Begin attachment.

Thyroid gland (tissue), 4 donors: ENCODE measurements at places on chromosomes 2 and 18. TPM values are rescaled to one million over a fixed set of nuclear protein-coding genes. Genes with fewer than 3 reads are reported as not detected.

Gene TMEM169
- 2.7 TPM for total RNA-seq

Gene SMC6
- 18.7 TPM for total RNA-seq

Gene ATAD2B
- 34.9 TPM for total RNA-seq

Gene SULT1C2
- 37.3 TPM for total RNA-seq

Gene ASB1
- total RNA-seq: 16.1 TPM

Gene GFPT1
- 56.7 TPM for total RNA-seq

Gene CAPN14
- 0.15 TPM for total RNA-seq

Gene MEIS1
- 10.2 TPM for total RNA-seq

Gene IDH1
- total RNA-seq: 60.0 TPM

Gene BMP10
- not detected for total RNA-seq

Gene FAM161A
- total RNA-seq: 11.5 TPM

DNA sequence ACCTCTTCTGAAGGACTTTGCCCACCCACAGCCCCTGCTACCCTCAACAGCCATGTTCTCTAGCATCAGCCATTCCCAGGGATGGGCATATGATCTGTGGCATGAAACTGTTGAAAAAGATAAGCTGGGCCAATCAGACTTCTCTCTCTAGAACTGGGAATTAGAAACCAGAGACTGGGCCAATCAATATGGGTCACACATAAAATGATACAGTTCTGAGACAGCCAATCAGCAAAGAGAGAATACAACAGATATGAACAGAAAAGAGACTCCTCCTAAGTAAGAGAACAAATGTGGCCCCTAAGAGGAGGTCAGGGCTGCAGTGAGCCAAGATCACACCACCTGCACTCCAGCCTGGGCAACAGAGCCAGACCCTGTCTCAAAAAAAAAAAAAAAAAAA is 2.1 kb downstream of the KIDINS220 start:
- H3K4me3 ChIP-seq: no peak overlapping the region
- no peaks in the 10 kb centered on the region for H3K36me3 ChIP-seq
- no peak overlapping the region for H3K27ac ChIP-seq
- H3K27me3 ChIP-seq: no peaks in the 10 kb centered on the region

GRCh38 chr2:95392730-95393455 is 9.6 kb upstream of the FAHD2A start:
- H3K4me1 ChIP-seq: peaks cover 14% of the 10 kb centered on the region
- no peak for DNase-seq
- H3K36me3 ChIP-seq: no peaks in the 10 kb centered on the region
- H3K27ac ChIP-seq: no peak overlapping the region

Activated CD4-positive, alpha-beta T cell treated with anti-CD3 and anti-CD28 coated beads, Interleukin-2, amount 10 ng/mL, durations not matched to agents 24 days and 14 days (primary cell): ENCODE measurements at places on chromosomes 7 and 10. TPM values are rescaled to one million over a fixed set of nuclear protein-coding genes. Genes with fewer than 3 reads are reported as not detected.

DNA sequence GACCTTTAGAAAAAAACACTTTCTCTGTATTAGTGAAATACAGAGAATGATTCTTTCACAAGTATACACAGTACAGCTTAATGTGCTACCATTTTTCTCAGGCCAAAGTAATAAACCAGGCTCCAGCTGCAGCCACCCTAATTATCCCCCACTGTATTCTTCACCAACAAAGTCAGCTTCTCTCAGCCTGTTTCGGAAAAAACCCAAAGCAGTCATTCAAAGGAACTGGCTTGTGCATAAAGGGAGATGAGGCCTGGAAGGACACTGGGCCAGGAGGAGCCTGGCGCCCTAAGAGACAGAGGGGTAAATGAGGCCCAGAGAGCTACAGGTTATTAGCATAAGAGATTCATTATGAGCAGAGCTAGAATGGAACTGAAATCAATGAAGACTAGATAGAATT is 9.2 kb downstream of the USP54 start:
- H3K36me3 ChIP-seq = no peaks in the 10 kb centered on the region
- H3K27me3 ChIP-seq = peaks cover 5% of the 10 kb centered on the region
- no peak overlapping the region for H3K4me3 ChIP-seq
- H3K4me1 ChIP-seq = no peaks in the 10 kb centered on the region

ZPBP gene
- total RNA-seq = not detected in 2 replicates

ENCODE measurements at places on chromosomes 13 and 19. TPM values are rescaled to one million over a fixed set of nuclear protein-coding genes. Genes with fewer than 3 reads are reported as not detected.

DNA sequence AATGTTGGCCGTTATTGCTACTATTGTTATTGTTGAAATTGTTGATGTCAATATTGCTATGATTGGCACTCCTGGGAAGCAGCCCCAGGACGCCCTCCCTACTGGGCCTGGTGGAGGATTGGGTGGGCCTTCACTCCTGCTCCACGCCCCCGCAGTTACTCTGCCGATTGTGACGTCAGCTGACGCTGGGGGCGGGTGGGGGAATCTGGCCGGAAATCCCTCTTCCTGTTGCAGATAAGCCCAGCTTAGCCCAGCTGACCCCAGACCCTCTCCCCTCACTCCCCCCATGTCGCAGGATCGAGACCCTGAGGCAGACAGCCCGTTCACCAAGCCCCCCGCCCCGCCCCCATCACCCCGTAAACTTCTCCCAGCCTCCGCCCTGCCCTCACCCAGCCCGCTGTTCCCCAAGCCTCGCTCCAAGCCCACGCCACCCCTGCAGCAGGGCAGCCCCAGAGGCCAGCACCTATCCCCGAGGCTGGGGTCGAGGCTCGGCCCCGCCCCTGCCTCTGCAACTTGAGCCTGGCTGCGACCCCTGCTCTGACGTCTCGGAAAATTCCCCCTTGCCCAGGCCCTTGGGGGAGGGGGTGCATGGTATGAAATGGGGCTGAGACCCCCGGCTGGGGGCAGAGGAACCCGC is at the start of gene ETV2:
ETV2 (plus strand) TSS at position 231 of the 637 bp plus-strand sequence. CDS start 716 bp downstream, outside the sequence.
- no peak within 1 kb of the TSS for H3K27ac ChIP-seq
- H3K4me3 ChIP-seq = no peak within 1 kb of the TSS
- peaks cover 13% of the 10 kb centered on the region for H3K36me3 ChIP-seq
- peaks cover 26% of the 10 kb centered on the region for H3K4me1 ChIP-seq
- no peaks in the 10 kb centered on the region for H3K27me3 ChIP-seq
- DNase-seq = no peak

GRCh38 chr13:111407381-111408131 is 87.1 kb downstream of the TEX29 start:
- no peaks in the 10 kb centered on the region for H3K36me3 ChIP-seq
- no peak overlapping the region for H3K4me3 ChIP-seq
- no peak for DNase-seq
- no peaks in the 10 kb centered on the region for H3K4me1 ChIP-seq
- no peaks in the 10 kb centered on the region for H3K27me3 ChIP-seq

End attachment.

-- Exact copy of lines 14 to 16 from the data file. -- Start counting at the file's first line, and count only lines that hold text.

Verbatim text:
Gene CAPN14
- 0.15 TPM for total RNA-seq

Gene MEIS1